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June 14, 2011    

Avis Europe adds 58 percent on announcement

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by Elaine Frei
Avis Europe adds 58 percent on announcement

European equities markets were higher Tuesday after China reported that it’s industrial production increased by 13.3 percent in May, better than expected, while US retail sales were down 0.2 percent last month but had been expected to drop 0.5 percent.

The FTSE 100 was up 0.51 percent to 5,083.87 in London, while the FTSE 250 added 0.7 percent to 11,861.4 with car rental agent Avis Europe (LSE: AVE) adding 58.04 percent to lead gains on the 250 and in the mostly-higher travel and leisure sector after it said it will be acquired by US-based Avis Budget Group (NAS: CAR), which owns Avis Rent-A-Car System, Budget Rent-A-Car System and Budget Truck Rentals.

Most sectors were mostly higher on the session, but the mining sector was mixed and the food and beverage and utilities sectors were mostly lower.

Among miners, gains came on higher prices for copper, with Kazakhmys (LSE: KAZ) leading gainers as it added 3.81 percent, while Xstrata (LSE: XTA) saw the biggest declines as it dropped 3.07 percent, while Eurasian Natural Resources (LSE: ENRC) was down 1.93 percent after commodities trader Glencore International (LSE: GLEN) dropped 4.47 percent and led declines on the 100 on what one broker called a “disappointing” earnings report and after Glencore said that despite media reports, it isn’t planning to bid on ENRC.

Oil well builder and refurbisher Lamprell (LSE: LAM) was down 7.21 percent to lead declines in the energy sector and on the 250, while broadcaster ITV (LSE: ITV) was the best performer on the 100 and in the media sector as it added 4.36 percent.

Asset manager Schroders (LSE: SDR, SDRt) saw gains for both its voting and non-voting shares, up 3.93 percent and 3.53 percent respectively, on an upgrade from “neutral” to “overweight” from HSBC (LSE: HSBA).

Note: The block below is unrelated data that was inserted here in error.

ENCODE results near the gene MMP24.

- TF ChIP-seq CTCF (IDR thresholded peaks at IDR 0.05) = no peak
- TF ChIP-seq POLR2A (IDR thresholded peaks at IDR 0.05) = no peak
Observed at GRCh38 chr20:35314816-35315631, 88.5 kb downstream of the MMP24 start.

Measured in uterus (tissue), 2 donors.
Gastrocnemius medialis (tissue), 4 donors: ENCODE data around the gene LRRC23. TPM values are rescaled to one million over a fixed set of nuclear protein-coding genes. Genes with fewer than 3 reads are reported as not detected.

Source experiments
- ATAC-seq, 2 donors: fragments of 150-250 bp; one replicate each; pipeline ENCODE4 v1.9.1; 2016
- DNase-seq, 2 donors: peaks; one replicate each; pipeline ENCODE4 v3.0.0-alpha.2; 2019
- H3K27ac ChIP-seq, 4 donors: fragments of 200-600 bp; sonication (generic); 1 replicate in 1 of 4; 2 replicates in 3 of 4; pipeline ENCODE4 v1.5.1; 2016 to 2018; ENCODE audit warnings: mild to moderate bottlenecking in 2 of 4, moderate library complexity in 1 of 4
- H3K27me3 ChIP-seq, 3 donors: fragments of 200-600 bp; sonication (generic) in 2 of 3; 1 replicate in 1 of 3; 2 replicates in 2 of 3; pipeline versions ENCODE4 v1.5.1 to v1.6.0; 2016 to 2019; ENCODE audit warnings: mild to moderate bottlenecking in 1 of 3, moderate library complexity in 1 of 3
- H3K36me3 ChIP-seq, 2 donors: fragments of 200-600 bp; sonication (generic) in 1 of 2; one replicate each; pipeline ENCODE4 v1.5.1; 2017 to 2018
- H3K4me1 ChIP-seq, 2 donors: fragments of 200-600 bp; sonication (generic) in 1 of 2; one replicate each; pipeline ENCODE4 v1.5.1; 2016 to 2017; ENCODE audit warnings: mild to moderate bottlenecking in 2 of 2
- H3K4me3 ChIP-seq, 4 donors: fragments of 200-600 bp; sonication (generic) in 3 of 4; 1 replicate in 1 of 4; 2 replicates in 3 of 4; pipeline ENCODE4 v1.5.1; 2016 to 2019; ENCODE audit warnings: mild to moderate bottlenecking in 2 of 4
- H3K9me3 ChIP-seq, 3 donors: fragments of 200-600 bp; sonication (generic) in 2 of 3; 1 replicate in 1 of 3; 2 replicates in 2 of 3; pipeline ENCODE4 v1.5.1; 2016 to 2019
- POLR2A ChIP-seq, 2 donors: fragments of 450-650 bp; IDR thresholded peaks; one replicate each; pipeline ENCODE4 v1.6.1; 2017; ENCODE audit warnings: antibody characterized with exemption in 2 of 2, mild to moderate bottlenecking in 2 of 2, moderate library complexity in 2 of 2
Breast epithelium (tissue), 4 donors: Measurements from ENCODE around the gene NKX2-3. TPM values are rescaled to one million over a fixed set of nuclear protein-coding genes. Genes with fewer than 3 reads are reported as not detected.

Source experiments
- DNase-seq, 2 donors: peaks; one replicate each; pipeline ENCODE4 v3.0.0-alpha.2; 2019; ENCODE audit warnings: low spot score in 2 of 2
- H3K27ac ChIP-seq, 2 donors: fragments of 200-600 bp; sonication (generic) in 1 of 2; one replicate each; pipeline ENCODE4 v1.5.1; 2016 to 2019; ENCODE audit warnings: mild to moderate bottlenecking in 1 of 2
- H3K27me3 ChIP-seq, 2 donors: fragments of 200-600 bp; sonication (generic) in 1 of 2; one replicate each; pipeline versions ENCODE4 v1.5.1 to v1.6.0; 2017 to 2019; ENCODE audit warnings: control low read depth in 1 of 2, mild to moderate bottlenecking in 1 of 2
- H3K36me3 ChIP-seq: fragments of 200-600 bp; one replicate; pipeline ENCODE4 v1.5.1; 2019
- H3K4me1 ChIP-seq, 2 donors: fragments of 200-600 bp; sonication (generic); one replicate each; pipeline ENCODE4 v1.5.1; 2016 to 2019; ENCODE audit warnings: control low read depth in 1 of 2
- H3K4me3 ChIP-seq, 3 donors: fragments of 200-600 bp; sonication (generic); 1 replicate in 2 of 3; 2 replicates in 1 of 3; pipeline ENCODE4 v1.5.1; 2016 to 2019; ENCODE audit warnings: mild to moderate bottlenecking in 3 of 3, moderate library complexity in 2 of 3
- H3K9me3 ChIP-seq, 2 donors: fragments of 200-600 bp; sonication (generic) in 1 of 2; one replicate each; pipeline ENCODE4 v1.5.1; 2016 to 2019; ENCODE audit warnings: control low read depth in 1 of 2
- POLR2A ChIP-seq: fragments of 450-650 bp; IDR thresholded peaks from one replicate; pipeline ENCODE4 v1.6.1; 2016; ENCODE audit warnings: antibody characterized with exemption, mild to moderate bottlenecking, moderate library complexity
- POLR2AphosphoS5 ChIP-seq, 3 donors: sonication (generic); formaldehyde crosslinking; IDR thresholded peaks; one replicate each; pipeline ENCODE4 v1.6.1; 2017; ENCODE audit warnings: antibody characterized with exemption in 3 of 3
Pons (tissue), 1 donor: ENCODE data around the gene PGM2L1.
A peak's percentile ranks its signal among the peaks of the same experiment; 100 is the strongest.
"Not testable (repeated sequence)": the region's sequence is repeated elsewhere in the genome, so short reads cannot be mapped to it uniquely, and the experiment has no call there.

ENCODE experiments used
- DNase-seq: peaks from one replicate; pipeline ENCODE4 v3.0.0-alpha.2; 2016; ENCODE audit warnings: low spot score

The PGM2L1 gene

The gains in Europe came even after Standard & Poor’s cut Greece’s debt rating from B to CCC yesterday, to the lowest in the world, citing a higher chance that it will default.

The FTSE Eurofirst 300 was up 0.82 percent to 1,100.87 while the CAC-40 added 1.5 percent to 3,864.58 and saw only 2 declines, the Dax was 1.69 percent higher to 7,204.79 with 3 decliners, and the IBEX gained 1.87 percent.

Most markets in the Asia-Pacific region were higher after new data from China showed that industrial production rose there by 13.3 percent in May, while inflation rose at its fastest rate in nearly three years to stand at 5.5 percent last month.

The Nikkei 225 was up 1.05 percent to 9,547.79 in Tokyo, while the Topix index added 1.3 percent to 822.86 but the Mothers market was 0.89 percent lower to 454.27 after the Bank of Japan kept interest rates at zero percent.

Utilities were higher, with Tokyo Electric Power (TYO: 9501) adding its daily limit of 25 percent after Japan’s Cabinet approved legislation that has the government guaranteeing loans by banks to an organization set up to make sure that Tepco can pay compensation to victims of the disaster at its Fukushima Dai-Ichi nuclear power plant, while Chubu Electric Power (TYO: 9502) was up 13 percent on media reports that it is close to obtaining a contract worth $1.5 billion to build a power plant in Oman.

There were also reports that Tokyo Electric Power could raise electricity rates by 16 percent in the new fiscal year to help pay for the rebuilding of it’s Fukushima plant, but other reports had Japan’s Trade Minister discounting the possibility that rates would go up that much.

Heavy machinery manufacturers, including robot makers, were up in Japan on China’s new numbers on industrial output.

India’s Sensex was up 0.23 percent to 18,308.7, Australia’s markets saw gains as they returned from a holiday Monday, with the Sydney Ordinaries adding 0.35 percent to 4,651.1 and the S&P/ASX200 up 0.5 percent to 4,585, the Shanghai Composite gained 1.1 percent to 2,730.04 after the government there raised reserve requirements on Chinese banks again, this time by 50 basis points, after the new numbers on inflation, Taiwan’s Taiex was up 1.33 percent to 8,829.21 and the Kospi gained 1.37 percent to 2,076.83 in South Korea, but the Hang Seng and the Straits Times Index each dropped 0.05 percent, to 22,496 and 3,057.39 respectively.

New York equities markets were higher after US retail sales data wasn’t as bad as expected, with the Dow Jones Industrial Average up 1.15 percent to 12,090.7 while the S&P 500 added 1.38 percent to 1,289.33 and the Nasdaq Composite was 1.52 percent higher to 2,679.74, all in midday trade.

Crude oil prices were higher at midday in New York, with West Texas Intermediate crude up $1.41 per barrel for July contracts, while at last report from London Brent crude had added $1.10 per barrel.

Metals prices were also higher, with copper adding nearly 3 percent, or 12 cents, to $4.17 per pound on data showing industrial production up in China last month, while gold and silver were both slightly higher.

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